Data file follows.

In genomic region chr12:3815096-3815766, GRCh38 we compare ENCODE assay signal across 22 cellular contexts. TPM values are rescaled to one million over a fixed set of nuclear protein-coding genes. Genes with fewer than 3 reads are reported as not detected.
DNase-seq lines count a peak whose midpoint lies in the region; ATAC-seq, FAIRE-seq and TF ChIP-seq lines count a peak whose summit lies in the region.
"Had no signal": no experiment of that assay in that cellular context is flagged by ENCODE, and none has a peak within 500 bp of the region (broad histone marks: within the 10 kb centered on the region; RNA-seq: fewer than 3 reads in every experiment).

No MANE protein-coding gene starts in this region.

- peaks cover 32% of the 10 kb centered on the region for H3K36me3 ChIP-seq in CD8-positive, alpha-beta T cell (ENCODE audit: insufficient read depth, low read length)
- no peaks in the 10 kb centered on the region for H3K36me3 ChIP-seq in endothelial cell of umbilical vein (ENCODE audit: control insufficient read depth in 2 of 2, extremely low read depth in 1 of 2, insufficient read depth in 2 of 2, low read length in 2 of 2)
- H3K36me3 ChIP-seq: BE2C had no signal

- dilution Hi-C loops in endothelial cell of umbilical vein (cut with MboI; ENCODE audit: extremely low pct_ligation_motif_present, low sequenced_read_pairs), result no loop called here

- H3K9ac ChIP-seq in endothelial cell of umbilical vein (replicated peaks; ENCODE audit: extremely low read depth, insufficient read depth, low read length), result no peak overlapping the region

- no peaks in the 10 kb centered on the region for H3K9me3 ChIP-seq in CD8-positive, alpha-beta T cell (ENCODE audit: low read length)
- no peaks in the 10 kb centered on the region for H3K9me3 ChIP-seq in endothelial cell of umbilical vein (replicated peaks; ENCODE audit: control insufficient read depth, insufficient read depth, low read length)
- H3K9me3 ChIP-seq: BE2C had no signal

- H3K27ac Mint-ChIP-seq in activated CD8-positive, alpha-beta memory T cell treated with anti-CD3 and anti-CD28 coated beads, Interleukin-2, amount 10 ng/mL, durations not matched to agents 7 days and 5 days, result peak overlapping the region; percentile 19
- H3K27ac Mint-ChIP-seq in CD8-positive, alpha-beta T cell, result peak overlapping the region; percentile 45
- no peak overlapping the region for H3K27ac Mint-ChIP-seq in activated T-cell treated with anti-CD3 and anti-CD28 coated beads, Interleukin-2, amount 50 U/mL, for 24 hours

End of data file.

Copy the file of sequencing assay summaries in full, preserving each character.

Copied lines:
In genomic region chr12:3815096-3815766, GRCh38 we compare ENCODE assay signal across 22 cellular contexts. TPM values are rescaled to one million over a fixed set of nuclear protein-coding genes. Genes with fewer than 3 reads are reported as not detected.
DNase-seq lines count a peak whose midpoint lies in the region; ATAC-seq, FAIRE-seq and TF ChIP-seq lines count a peak whose summit lies in the region.
"Had no signal": no experiment of that assay in that cellular context is flagged by ENCODE, and none has a peak within 500 bp of the region (broad histone marks: within the 10 kb centered on the region; RNA-seq: fewer than 3 reads in every experiment).

No MANE protein-coding gene starts in this region.

- peaks cover 32% of the 10 kb centered on the region for H3K36me3 ChIP-seq in CD8-positive, alpha-beta T cell (ENCODE audit: insufficient read depth, low read length)
- no peaks in the 10 kb centered on the region for H3K36me3 ChIP-seq in endothelial cell of umbilical vein (ENCODE audit: control insufficient read depth in 2 of 2, extremely low read depth in 1 of 2, insufficient read depth in 2 of 2, low read length in 2 of 2)
- H3K36me3 ChIP-seq: BE2C had no signal

- dilution Hi-C loops in endothelial cell of umbilical vein (cut with MboI; ENCODE audit: extremely low pct_ligation_motif_present, low sequenced_read_pairs), result no loop called here

- H3K9ac ChIP-seq in endothelial cell of umbilical vein (replicated peaks; ENCODE audit: extremely low read depth, insufficient read depth, low read length), result no peak overlapping the region

- no peaks in the 10 kb centered on the region for H3K9me3 ChIP-seq in CD8-positive, alpha-beta T cell (ENCODE audit: low read length)
- no peaks in the 10 kb centered on the region for H3K9me3 ChIP-seq in endothelial cell of umbilical vein (replicated peaks; ENCODE audit: control insufficient read depth, insufficient read depth, low read length)
- H3K9me3 ChIP-seq: BE2C had no signal

- H3K27ac Mint-ChIP-seq in activated CD8-positive, alpha-beta memory T cell treated with anti-CD3 and anti-CD28 coated beads, Interleukin-2, amount 10 ng/mL, durations not matched to agents 7 days and 5 days, result peak overlapping the region; percentile 19
- H3K27ac Mint-ChIP-seq in CD8-positive, alpha-beta T cell, result peak overlapping the region; percentile 45
- no peak overlapping the region for H3K27ac Mint-ChIP-seq in activated T-cell treated with anti-CD3 and anti-CD28 coated beads, Interleukin-2, amount 50 U/mL, for 24 hours